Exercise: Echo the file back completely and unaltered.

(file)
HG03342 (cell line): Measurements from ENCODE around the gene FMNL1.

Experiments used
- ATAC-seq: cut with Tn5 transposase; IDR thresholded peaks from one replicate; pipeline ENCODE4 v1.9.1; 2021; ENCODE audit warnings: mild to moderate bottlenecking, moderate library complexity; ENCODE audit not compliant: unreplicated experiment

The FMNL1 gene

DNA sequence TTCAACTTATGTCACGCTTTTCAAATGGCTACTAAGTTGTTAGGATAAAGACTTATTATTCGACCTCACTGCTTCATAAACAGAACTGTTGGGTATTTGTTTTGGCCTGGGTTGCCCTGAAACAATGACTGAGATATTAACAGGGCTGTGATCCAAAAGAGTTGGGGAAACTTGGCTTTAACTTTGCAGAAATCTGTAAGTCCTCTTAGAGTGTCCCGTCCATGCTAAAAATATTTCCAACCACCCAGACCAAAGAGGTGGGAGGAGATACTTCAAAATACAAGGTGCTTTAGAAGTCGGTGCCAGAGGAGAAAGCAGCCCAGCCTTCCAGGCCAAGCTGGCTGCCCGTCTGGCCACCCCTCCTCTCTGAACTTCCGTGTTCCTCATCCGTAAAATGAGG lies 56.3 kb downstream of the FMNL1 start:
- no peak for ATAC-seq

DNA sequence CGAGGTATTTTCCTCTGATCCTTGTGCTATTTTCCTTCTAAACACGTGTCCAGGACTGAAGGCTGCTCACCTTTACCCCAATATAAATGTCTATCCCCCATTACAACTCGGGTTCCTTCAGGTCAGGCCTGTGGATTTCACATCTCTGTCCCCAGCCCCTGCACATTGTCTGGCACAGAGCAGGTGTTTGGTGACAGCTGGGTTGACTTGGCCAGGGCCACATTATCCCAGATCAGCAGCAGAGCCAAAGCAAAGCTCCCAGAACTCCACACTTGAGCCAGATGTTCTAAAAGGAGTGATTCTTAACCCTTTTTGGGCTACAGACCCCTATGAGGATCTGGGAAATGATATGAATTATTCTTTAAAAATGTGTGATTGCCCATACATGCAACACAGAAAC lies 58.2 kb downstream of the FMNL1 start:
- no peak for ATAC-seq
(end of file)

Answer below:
HG03342 (cell line): Measurements from ENCODE around the gene FMNL1.

Experiments used
- ATAC-seq: cut with Tn5 transposase; IDR thresholded peaks from one replicate; pipeline ENCODE4 v1.9.1; 2021; ENCODE audit warnings: mild to moderate bottlenecking, moderate library complexity; ENCODE audit not compliant: unreplicated experiment

The FMNL1 gene

DNA sequence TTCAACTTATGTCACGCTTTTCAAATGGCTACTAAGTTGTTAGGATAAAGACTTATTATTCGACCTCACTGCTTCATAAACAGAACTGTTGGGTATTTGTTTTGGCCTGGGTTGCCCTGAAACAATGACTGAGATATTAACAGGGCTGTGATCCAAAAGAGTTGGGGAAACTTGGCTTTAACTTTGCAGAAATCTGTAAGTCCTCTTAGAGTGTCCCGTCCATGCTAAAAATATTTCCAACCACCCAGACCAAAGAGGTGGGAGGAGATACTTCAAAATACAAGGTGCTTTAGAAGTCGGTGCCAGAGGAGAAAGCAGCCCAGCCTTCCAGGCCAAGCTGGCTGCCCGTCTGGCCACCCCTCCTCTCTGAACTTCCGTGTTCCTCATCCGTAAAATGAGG lies 56.3 kb downstream of the FMNL1 start:
- no peak for ATAC-seq

DNA sequence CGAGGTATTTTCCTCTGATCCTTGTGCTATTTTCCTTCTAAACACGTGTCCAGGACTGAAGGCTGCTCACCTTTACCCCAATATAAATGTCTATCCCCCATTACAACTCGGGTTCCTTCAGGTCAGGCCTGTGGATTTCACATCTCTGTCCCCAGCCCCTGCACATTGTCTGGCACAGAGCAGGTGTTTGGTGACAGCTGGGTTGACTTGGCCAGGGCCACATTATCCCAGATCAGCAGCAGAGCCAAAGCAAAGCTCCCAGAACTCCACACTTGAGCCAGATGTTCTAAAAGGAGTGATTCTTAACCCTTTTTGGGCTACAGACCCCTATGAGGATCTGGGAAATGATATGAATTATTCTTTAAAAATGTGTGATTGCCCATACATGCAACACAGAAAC lies 58.2 kb downstream of the FMNL1 start:
- no peak for ATAC-seq